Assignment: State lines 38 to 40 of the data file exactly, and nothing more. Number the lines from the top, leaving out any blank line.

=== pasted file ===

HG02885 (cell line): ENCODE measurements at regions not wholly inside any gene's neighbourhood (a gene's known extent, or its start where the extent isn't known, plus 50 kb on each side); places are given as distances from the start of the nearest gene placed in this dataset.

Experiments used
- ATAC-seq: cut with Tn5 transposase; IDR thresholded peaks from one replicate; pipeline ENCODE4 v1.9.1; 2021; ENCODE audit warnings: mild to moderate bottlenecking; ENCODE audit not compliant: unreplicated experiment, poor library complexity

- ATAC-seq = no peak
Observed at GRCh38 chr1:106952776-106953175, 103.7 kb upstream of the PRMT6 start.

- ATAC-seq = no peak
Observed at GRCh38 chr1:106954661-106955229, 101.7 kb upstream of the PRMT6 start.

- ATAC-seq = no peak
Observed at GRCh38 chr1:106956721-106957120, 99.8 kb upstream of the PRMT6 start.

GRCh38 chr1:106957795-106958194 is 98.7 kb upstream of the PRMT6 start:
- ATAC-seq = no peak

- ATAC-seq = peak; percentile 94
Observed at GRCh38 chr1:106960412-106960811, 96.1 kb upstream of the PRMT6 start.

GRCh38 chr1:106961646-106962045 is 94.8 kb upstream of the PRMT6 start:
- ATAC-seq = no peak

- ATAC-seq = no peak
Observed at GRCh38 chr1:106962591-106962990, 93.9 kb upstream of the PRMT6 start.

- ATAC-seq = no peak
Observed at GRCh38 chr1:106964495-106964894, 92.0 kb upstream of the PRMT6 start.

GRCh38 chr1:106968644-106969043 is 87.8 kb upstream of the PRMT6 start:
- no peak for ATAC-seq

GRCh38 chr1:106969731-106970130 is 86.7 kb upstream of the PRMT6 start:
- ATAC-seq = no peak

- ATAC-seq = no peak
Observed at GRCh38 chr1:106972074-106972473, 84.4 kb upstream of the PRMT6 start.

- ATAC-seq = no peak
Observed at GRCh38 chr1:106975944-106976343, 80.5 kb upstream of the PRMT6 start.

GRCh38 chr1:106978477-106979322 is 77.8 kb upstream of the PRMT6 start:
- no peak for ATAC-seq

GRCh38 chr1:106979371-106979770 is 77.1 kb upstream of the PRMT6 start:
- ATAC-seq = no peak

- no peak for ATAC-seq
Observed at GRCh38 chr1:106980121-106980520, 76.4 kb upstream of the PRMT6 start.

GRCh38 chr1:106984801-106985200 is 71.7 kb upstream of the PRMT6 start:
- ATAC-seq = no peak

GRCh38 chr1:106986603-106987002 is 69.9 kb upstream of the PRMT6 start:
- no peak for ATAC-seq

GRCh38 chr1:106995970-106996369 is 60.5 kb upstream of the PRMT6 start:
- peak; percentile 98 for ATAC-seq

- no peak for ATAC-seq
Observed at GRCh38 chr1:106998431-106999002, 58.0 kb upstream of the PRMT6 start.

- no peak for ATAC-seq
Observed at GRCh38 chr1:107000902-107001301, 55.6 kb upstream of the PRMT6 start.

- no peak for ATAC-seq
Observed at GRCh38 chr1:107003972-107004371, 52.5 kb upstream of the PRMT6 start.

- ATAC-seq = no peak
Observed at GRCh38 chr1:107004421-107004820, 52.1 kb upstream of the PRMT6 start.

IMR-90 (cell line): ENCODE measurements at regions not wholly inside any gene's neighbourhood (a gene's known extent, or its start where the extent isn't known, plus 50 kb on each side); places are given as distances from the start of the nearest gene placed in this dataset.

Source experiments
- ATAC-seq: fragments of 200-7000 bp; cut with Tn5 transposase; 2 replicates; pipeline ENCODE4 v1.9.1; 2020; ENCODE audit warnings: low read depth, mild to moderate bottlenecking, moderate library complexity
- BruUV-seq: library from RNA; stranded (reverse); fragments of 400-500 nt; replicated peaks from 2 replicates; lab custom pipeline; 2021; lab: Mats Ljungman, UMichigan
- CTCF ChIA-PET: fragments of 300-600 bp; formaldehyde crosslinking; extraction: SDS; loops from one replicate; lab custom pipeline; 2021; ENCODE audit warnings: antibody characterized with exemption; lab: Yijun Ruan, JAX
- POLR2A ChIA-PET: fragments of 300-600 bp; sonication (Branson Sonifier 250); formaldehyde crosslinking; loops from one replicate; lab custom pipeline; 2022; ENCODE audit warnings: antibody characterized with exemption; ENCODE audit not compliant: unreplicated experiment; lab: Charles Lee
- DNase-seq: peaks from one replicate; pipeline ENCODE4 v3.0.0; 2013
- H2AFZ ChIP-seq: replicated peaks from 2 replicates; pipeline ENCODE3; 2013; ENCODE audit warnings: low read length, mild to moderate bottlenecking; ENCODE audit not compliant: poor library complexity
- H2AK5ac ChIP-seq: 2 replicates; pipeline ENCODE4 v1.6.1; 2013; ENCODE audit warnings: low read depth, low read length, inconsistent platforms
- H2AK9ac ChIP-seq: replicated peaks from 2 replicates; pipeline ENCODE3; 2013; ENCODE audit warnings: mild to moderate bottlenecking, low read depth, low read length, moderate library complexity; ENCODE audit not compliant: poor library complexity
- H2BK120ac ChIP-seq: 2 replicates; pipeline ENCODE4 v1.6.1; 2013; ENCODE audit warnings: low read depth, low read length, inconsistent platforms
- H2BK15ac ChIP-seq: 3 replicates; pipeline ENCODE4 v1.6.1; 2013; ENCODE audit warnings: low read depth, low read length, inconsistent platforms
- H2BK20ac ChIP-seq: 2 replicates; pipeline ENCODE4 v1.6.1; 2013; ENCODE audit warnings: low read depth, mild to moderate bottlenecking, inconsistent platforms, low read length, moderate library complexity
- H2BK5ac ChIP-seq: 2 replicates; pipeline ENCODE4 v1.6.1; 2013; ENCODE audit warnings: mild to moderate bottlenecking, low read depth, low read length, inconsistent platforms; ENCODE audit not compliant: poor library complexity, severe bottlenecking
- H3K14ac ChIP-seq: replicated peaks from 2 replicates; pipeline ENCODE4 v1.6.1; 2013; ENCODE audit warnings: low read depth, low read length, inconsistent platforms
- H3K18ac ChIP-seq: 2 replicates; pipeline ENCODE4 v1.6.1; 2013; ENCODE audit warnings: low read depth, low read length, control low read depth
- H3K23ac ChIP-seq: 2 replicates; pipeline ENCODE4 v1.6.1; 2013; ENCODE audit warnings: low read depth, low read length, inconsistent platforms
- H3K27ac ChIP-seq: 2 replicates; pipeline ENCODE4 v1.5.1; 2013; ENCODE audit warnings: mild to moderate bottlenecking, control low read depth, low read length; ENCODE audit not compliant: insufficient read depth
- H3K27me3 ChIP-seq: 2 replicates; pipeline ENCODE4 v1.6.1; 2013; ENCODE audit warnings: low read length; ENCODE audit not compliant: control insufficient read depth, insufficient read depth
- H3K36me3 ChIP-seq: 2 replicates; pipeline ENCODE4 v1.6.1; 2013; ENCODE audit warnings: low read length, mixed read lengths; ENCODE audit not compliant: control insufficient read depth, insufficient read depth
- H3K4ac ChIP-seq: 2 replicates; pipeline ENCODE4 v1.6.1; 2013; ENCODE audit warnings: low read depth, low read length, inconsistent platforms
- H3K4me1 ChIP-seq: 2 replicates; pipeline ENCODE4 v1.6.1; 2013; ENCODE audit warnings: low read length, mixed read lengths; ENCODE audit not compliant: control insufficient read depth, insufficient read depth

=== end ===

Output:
GRCh38 chr1:106995970-106996369 is 60.5 kb upstream of the PRMT6 start:
- peak; percentile 98 for ATAC-seq

- no peak for ATAC-seq